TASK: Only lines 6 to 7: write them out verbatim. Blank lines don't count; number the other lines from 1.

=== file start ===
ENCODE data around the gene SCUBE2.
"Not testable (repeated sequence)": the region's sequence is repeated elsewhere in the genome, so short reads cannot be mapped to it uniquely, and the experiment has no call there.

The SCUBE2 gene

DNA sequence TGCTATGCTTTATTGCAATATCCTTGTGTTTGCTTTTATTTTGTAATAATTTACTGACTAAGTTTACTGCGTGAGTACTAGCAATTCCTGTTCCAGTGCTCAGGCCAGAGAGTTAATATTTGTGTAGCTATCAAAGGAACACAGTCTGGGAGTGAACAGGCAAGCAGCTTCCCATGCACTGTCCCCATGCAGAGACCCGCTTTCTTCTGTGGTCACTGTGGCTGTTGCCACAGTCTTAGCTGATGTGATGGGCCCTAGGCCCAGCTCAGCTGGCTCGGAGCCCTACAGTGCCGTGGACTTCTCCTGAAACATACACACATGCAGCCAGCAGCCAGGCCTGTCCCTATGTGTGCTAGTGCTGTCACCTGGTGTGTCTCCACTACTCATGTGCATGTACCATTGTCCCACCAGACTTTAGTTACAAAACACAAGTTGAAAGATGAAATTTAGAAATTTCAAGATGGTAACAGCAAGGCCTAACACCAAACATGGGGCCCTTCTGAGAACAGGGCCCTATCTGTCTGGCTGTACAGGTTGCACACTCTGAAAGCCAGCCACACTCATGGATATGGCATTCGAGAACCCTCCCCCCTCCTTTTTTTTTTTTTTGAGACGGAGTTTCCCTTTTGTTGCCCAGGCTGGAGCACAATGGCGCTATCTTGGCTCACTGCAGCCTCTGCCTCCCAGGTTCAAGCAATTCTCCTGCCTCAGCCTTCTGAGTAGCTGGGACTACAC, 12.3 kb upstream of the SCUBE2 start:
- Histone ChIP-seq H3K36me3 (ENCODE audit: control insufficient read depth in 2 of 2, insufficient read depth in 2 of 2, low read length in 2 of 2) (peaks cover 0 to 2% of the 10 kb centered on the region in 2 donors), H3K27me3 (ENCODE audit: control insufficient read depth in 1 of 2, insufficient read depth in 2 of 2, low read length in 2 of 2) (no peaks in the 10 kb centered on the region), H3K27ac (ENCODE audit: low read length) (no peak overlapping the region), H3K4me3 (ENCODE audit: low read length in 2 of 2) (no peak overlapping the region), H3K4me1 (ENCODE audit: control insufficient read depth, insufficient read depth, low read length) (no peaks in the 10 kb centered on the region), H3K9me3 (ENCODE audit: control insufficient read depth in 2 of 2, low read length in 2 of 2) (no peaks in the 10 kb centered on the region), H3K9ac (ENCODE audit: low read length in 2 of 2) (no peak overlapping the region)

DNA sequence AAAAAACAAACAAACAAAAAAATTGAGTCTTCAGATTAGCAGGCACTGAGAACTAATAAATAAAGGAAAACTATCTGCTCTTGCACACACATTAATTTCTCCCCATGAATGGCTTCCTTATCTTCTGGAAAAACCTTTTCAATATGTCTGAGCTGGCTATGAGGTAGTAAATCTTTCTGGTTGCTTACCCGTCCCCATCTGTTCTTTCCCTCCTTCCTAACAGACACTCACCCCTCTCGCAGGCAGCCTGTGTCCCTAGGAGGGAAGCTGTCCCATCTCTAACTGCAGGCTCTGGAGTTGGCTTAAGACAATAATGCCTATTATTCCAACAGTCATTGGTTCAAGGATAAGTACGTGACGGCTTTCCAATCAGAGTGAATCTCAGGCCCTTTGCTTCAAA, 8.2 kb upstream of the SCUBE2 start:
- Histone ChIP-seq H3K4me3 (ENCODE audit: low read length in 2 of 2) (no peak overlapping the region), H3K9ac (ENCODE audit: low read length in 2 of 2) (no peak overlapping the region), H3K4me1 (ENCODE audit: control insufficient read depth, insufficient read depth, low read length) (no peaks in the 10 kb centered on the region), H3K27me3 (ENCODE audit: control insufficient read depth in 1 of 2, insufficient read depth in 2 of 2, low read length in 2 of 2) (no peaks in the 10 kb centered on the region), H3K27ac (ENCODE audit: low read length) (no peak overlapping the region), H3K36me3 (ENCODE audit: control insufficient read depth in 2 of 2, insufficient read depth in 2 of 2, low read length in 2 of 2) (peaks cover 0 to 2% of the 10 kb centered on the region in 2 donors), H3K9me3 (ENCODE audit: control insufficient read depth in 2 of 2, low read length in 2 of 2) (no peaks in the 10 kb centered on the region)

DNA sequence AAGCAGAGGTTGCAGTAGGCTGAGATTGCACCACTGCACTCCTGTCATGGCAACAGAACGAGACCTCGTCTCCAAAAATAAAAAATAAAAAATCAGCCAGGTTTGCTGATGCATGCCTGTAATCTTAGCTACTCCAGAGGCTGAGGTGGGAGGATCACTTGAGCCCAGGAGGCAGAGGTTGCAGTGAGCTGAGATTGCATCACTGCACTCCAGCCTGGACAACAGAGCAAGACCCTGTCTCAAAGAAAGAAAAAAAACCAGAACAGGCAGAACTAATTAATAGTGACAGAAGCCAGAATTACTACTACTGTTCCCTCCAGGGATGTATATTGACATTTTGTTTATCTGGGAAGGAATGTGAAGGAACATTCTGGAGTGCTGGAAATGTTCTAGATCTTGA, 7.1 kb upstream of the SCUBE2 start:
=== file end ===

DNA sequence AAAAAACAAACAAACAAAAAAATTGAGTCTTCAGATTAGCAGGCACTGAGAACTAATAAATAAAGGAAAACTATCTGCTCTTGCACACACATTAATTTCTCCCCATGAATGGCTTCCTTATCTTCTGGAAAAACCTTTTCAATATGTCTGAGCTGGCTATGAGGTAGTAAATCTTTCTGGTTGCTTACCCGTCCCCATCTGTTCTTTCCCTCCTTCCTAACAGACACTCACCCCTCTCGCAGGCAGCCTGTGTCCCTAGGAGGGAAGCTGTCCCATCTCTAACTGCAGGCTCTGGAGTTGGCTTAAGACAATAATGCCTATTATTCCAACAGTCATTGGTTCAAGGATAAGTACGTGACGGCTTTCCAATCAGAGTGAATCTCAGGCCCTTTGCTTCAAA, 8.2 kb upstream of the SCUBE2 start:
- Histone ChIP-seq H3K4me3 (ENCODE audit: low read length in 2 of 2) (no peak overlapping the region), H3K9ac (ENCODE audit: low read length in 2 of 2) (no peak overlapping the region), H3K4me1 (ENCODE audit: control insufficient read depth, insufficient read depth, low read length) (no peaks in the 10 kb centered on the region), H3K27me3 (ENCODE audit: control insufficient read depth in 1 of 2, insufficient read depth in 2 of 2, low read length in 2 of 2) (no peaks in the 10 kb centered on the region), H3K27ac (ENCODE audit: low read length) (no peak overlapping the region), H3K36me3 (ENCODE audit: control insufficient read depth in 2 of 2, insufficient read depth in 2 of 2, low read length in 2 of 2) (peaks cover 0 to 2% of the 10 kb centered on the region in 2 donors), H3K9me3 (ENCODE audit: control insufficient read depth in 2 of 2, low read length in 2 of 2) (no peaks in the 10 kb centered on the region)